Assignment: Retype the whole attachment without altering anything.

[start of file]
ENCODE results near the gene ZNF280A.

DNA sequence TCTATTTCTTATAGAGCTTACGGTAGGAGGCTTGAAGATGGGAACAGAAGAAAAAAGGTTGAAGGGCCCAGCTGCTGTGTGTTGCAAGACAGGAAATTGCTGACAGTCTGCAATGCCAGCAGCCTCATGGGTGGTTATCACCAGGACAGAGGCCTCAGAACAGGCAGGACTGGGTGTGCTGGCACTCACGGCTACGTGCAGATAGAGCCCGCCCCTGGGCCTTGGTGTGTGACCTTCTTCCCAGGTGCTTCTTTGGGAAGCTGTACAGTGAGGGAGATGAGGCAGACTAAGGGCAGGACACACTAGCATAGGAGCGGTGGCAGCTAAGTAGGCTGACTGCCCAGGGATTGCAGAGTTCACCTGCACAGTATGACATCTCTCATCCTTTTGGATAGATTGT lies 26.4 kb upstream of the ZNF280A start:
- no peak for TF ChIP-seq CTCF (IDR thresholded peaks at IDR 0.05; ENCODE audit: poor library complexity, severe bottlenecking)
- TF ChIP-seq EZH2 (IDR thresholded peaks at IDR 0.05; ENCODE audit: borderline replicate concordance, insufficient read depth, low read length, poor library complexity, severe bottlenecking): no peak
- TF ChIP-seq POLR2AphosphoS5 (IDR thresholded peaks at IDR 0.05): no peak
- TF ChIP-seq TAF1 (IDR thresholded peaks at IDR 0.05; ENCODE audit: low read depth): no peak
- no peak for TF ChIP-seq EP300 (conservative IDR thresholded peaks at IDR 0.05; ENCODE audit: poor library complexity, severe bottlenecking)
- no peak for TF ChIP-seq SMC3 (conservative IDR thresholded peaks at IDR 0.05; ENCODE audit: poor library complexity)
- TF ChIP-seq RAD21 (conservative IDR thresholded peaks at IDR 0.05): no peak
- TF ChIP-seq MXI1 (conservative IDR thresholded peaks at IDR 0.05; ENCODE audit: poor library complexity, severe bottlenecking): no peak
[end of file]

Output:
ENCODE results near the gene ZNF280A.

DNA sequence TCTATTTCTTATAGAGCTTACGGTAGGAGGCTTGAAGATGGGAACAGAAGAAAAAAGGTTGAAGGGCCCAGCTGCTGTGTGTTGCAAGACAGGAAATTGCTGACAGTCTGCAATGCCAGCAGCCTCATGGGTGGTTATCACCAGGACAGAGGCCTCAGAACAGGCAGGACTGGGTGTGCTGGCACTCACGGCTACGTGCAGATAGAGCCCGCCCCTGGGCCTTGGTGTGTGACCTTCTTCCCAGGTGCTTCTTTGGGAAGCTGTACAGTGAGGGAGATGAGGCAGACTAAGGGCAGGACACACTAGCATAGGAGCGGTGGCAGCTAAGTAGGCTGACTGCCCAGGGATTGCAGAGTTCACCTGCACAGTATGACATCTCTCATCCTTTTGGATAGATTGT lies 26.4 kb upstream of the ZNF280A start:
- no peak for TF ChIP-seq CTCF (IDR thresholded peaks at IDR 0.05; ENCODE audit: poor library complexity, severe bottlenecking)
- TF ChIP-seq EZH2 (IDR thresholded peaks at IDR 0.05; ENCODE audit: borderline replicate concordance, insufficient read depth, low read length, poor library complexity, severe bottlenecking): no peak
- TF ChIP-seq POLR2AphosphoS5 (IDR thresholded peaks at IDR 0.05): no peak
- TF ChIP-seq TAF1 (IDR thresholded peaks at IDR 0.05; ENCODE audit: low read depth): no peak
- no peak for TF ChIP-seq EP300 (conservative IDR thresholded peaks at IDR 0.05; ENCODE audit: poor library complexity, severe bottlenecking)
- no peak for TF ChIP-seq SMC3 (conservative IDR thresholded peaks at IDR 0.05; ENCODE audit: poor library complexity)
- TF ChIP-seq RAD21 (conservative IDR thresholded peaks at IDR 0.05): no peak
- TF ChIP-seq MXI1 (conservative IDR thresholded peaks at IDR 0.05; ENCODE audit: poor library complexity, severe bottlenecking): no peak